In Watkins v. State, 328 Md. 95, 613 A.2d 379 (1992), we again had occasion to consider whether the trial judge improperly restricted the cross-examination of a witness. In that case, the issue we addressed was whether a defendant may cross-examine a State's witness about potential bias or interest in the State's favor when the questions pertain to the witness's probationary status arising out of an unrelated case. Id. at 100, 613 A.2d at 381. Watkins argued that Davis v. Alaska, 415 U.S. 308, 94 S.Ct. 1105, 39 L.Ed.2d 347 (1974), compels the admission of evidence that any State's witness is on probation for a crime, if that evidence is offered by the defendant. Watkins, 328 Md. at 100, 613 A.2d at 381. We rejected Watkins's argument, and held that the trial judge did not abuse his discretion in excluding the testimony. Id. at 103, 613 A.2d at 383.
Defense counsel also sought to cross-examine a State's witness about a pending theft charge. That issue was not decided in Watkins because we held that the issue was not properly before the Court. Defense counsel had accepted the prosecutor's statement that no "deal" had been made with the witness, and thus acquiesced in the trial court's ruling. Watkins v. State, 328 Md. 95, 99-100, 613 A.2d 379, 381 (1992).
In Ebb v. State, 341 Md. 578, 671 A.2d 974 (1996), this Court was called upon to determine whether the trial judge abused his discretion by precluding cross-examination of two State witnesses regarding unrelated pending criminal charges. The trial judge held a hearing outside of the presence of the jury, where the witnesses testified that they were not offered any leniency in exchange for their testimony, they did not expect any leniency or benefit in return for their testimony, and there was no basis for any expectation of leniency. The judge concluded that "based on the denial of the witnesses and the uncontroverted representation of the prosecutor that there was no offer of leniency, there was a complete lack of probative value or that the value for impeachment was so slight as to be overcome by the probability that the testimony would be unduly prejudicial or confusing to the jury." Id. at 591, 671 A.2d at 980. This Court affirmed the decision of the trial court. We held:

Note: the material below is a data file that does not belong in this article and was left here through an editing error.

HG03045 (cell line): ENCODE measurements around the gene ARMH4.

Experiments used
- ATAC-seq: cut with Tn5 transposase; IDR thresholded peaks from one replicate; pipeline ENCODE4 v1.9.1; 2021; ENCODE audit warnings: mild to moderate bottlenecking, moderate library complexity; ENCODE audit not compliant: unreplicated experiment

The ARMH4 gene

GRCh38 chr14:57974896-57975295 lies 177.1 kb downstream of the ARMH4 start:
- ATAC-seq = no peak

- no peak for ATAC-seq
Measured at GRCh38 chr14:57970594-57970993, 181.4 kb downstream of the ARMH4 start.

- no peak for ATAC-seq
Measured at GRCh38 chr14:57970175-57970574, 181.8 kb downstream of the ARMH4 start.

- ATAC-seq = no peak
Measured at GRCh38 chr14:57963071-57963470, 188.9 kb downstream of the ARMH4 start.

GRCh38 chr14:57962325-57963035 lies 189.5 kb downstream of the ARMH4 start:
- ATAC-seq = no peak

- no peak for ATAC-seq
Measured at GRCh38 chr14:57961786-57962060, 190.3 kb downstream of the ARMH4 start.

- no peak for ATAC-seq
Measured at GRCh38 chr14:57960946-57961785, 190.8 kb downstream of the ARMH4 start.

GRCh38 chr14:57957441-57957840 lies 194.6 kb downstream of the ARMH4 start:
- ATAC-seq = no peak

The trial court, however, permitted cross-examination of a third State witness regarding a pending violation of probation charge. Although the witness was not promised leniency in exchange for his testimony, he nonetheless testified that he believed that he would receive lenient treatment, and, therefore, the court permitted the cross-examination. Ebb v. State, 341 Md. 578, 585, 671 A.2d 974, 977 (1996).
Under the circumstances of this case, and particularly because the witnesses testified unequivocally that they expected no benefit from their testimony, and there was no basis to infer an expectation of any benefit, we hold that the trial judge did not abuse his discretion in excluding the evidence and in finding that the fact that charges were pending had little or no probative force.